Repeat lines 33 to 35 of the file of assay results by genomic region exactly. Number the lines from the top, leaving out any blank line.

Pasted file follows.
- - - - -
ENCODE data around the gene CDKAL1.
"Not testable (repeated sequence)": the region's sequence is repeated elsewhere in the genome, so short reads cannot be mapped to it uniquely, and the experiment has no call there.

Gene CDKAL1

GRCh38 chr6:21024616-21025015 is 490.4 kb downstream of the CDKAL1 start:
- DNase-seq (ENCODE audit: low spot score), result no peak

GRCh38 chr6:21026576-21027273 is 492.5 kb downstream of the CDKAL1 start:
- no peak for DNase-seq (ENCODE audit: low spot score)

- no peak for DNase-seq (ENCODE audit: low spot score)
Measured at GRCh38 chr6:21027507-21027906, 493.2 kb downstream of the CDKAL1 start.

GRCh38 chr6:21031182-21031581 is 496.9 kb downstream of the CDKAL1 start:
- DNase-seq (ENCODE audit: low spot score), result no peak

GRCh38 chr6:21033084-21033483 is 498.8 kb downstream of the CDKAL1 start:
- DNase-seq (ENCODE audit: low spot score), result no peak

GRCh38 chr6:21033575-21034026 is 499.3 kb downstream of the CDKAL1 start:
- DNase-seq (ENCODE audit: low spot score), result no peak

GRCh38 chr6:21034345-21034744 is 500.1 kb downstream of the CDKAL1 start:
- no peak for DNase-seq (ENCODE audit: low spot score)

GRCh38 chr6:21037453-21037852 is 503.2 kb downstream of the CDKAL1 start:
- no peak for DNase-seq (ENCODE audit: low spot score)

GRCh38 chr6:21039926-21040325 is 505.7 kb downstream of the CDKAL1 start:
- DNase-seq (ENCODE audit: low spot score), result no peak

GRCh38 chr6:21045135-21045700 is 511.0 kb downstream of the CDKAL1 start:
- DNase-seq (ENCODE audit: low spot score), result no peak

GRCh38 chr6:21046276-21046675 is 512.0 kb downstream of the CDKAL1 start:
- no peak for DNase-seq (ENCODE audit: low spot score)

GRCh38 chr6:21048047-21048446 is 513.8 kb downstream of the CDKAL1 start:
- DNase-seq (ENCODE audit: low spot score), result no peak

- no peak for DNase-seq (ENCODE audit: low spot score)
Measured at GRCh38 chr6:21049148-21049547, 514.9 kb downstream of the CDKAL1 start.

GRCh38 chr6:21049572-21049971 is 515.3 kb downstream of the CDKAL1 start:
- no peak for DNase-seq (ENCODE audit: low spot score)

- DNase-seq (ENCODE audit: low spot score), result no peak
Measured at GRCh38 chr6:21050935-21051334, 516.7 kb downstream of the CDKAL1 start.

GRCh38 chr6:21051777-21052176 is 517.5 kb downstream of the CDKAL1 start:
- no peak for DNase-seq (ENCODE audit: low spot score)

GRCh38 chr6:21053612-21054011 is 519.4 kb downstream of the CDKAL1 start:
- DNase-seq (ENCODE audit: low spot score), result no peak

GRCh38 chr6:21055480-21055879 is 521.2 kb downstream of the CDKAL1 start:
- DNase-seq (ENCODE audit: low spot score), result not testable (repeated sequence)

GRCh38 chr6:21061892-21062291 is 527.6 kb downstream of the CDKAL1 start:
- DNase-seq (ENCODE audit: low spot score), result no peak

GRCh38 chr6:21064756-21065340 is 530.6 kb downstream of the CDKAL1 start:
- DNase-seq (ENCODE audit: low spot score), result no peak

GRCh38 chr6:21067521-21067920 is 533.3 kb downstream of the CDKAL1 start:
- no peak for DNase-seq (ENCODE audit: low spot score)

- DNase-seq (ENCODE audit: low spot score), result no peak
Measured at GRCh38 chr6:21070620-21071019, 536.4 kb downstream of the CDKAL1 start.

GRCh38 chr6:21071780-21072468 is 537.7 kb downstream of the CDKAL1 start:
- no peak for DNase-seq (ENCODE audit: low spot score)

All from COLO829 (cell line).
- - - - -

Measured at GRCh38 chr6:21050935-21051334, 516.7 kb downstream of the CDKAL1 start.

GRCh38 chr6:21051777-21052176 is 517.5 kb downstream of the CDKAL1 start:
- no peak for DNase-seq (ENCODE audit: low spot score)